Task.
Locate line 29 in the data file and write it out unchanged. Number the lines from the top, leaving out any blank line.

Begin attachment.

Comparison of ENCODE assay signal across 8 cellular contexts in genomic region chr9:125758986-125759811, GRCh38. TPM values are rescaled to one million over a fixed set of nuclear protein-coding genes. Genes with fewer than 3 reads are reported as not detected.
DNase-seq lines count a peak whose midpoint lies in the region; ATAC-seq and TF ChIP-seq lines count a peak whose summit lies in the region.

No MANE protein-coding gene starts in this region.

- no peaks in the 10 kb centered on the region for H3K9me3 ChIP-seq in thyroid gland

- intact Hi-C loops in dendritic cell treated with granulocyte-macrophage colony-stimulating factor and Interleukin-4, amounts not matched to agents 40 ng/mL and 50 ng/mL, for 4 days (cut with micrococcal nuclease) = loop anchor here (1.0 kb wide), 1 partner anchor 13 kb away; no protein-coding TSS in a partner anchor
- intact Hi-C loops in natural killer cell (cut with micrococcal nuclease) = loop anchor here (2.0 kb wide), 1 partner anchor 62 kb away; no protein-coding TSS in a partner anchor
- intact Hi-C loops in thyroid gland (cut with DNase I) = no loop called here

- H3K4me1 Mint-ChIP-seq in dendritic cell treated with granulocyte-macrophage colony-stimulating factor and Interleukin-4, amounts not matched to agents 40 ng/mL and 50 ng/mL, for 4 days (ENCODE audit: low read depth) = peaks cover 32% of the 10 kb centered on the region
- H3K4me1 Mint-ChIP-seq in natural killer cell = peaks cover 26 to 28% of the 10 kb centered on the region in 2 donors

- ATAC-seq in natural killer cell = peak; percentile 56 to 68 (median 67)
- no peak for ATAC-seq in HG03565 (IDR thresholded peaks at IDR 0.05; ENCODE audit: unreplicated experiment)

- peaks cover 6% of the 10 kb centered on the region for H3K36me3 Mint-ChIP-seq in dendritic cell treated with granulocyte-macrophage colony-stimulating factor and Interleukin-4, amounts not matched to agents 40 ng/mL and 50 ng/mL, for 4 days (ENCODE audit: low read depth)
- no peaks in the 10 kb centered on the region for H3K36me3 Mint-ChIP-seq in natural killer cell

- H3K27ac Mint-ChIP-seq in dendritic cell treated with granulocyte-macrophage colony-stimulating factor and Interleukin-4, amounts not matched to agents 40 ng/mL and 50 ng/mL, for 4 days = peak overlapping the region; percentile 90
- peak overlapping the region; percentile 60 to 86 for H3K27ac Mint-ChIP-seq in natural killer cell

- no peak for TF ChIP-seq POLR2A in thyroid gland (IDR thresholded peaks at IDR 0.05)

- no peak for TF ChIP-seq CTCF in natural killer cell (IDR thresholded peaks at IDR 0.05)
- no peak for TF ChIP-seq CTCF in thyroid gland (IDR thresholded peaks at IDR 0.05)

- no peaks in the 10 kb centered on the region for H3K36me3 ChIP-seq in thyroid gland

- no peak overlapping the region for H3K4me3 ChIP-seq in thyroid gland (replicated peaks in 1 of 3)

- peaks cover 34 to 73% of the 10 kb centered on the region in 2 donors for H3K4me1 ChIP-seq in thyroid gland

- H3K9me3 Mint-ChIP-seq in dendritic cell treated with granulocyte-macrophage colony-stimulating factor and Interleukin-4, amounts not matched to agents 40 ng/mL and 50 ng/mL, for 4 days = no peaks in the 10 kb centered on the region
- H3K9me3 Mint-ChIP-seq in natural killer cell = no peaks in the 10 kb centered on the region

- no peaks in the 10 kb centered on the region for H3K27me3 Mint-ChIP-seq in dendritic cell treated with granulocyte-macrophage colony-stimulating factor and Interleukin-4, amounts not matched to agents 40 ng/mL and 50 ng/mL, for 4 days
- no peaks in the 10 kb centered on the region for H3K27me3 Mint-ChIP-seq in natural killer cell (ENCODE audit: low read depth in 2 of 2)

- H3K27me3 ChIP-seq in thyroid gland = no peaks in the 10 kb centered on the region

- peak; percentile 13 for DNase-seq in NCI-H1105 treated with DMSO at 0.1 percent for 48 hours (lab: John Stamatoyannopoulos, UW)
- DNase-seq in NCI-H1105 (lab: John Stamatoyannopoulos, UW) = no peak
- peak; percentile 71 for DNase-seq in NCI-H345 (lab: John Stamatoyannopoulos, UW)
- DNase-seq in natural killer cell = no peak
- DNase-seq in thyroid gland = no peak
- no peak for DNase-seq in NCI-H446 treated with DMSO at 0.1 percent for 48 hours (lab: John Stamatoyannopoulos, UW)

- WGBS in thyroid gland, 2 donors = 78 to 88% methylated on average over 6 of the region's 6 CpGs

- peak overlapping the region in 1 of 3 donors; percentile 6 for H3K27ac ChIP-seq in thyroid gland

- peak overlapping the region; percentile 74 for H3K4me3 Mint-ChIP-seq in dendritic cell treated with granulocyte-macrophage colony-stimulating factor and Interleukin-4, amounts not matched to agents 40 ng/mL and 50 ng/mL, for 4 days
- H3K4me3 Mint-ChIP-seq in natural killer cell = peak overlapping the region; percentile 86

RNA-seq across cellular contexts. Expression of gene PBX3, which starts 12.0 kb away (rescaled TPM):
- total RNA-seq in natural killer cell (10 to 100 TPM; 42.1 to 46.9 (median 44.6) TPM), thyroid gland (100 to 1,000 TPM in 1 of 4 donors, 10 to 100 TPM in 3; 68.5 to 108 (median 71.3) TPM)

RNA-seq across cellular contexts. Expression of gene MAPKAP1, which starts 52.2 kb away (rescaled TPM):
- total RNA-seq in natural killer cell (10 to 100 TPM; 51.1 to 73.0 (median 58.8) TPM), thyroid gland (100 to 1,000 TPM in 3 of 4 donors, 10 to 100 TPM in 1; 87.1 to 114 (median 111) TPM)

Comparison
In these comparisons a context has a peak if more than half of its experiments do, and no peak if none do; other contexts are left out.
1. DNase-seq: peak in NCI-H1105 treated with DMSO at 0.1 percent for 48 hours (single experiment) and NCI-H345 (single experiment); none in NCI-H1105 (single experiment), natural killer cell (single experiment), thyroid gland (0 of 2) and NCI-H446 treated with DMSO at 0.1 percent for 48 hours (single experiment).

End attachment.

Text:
- peak; percentile 71 for DNase-seq in NCI-H345 (lab: John Stamatoyannopoulos, UW)